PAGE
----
Though Suzuki is light on details, this should mean a 147hp sport bike, with basic electronic aids. This should also mean an attractive sport bike for under $12,000 here in the USA, if our math is correct.
It may only be the third model year for this generation of the GSX-R1000, but Suzuki is bringing some smart updates to its “King of Superbikes” for the 2019 season.
The changes a primarily a response to the rule changes in the WorldSBK Championship, with the 2019 Suzuki GSX-R1000 getting some subtle refinements.
The most notable change is that the new adjustable swingarm pivot, which will help setup changes for racers and track day enthusiasts alike. Visually, riders will notice that the exhaust muffler on the 2019 bikes has been colored black, to help it blend into the rear tire and not stand out like a flying toaster oven..
Essentially a Suzuki GSX-S1000F with new bodywork, the new Katana isn’t perhaps all-new, in the truest sense of the word, but the bike evokes strong emotions for those who remember its past; and for a new generation of rider, the 1980s styling fan is just now becoming a thing, making this a well-timed launch.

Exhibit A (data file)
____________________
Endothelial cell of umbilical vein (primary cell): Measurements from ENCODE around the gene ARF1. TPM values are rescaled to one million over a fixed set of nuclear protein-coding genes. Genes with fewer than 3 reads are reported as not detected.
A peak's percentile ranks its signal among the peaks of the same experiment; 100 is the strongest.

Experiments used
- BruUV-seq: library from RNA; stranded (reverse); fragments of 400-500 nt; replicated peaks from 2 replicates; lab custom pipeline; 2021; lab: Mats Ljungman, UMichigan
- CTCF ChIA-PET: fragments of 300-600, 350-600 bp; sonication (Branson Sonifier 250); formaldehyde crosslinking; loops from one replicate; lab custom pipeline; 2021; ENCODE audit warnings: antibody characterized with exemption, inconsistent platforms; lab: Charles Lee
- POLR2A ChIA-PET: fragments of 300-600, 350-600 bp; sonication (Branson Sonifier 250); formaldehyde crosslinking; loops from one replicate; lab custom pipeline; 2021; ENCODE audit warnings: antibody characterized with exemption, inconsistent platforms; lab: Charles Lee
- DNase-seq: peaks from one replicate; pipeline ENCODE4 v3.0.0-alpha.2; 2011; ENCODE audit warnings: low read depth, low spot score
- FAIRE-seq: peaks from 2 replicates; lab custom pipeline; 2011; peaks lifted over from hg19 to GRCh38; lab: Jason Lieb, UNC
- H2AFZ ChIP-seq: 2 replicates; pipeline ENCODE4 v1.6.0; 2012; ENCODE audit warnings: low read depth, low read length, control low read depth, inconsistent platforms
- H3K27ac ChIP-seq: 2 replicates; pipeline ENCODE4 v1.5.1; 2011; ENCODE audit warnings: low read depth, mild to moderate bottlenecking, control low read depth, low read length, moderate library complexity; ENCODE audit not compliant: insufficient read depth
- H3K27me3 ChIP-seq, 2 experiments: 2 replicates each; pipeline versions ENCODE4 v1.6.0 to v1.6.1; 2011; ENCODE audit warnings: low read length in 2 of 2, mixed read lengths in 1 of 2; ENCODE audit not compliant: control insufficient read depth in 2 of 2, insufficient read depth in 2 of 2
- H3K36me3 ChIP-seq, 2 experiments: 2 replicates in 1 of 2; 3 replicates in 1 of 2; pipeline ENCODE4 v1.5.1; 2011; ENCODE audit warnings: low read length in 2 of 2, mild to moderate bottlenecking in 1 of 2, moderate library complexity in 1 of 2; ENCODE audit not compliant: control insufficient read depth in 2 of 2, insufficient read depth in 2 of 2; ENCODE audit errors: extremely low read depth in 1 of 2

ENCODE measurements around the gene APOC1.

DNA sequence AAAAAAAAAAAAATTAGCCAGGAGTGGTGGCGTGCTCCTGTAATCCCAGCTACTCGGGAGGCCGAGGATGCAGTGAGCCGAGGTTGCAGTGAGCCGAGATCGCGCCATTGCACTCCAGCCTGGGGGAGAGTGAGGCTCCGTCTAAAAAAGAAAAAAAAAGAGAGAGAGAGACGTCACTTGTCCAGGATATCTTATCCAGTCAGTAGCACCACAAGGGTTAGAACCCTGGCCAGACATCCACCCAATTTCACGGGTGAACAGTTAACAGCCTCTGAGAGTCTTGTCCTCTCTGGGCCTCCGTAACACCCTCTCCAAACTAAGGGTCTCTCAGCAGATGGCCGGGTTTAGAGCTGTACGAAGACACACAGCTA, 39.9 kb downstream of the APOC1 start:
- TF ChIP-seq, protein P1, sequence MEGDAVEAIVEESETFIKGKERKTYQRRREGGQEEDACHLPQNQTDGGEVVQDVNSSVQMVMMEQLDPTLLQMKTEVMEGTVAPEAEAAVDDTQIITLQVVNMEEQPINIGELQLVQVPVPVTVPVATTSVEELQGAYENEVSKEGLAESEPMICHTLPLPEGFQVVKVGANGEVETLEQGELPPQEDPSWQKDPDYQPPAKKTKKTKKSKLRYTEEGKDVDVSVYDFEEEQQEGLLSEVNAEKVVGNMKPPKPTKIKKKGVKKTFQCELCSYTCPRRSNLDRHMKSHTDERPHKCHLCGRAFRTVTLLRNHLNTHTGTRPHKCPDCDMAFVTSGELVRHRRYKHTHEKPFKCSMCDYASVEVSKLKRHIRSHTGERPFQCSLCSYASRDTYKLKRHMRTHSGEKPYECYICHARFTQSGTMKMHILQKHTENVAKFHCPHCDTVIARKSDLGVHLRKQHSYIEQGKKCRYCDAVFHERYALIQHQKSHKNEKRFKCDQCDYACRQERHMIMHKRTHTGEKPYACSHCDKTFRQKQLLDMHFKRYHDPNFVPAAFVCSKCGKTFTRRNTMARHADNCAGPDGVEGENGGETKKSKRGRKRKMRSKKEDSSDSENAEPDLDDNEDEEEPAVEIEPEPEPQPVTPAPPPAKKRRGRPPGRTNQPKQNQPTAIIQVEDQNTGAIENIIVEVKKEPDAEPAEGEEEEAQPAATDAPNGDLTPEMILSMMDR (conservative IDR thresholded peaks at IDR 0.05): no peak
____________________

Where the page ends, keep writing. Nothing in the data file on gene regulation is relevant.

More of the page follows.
It’s that time of the year again, where Christmas comes early to the motorcycle industry, and we get to see all the new motorcycles that will be coming for the next model year, and beyond.
For the 2019 model year, we expect to see new models debuting at the INTERMOT, AIMExpo, and EICMA trade shows, which are in Cologne, Las Vegas, and Milan.
With things kicking off in Germany next week, we thought we would put together a guide for all the new motorcycles that we expect to see in the coming weeks. There are a bevy of new models that we know will be released at these three trade shows, and there are more than a few rumors of new bikes as well, which may surprise us.
Without wasting anymore time, let’s get down to it. We have broken down the new models and rumors by each manufacturer. Enjoy!
Today we have an unusual story involving a recall. Suzuki Motor of America is piloting a program where it will pay owners to go get their recalls done, trialing the idea with the GSX-R owners who need to have their front brake master cylinders inspected and repaired.
The recall affects 2004-2013 Suzuki GSX-R600 & GSX-R750 models, as well 2005-2013 Suzuki GSX-R1000 superbikes. For those who get their recall completed between September 1, 2018, and November 30, 2018, there is a prepaid $100 Visa card in it for them.
The current generation Suzuki GSX-R1000 gets unfortunately neutered for the American market, but it is a stout superbike on the other side of the pond, where its 200hp is unleashed. Now our European friends get to see what the Suzuki GSX-R1000 can do when the Japanese brand cranks it up to 11.
Behold the Suzuki GSX-R1000 Ryuyo, a 209hp superbike that weighs 370 lbs (dry), and is our answer to the teaser photos that Suzuki has been sharing on social media. The work of Suzuki Moto Italia, only 20 Ryuyo-spec machines will be made for consumption, and they will cost €29,990 if you want one.
An homage to the Ryuyo R&D center that tests all of Suzuki’s new models, the Suzuki GSX-R1000 Ryuyo is an example of the technical prowess found at this Japanese motor house.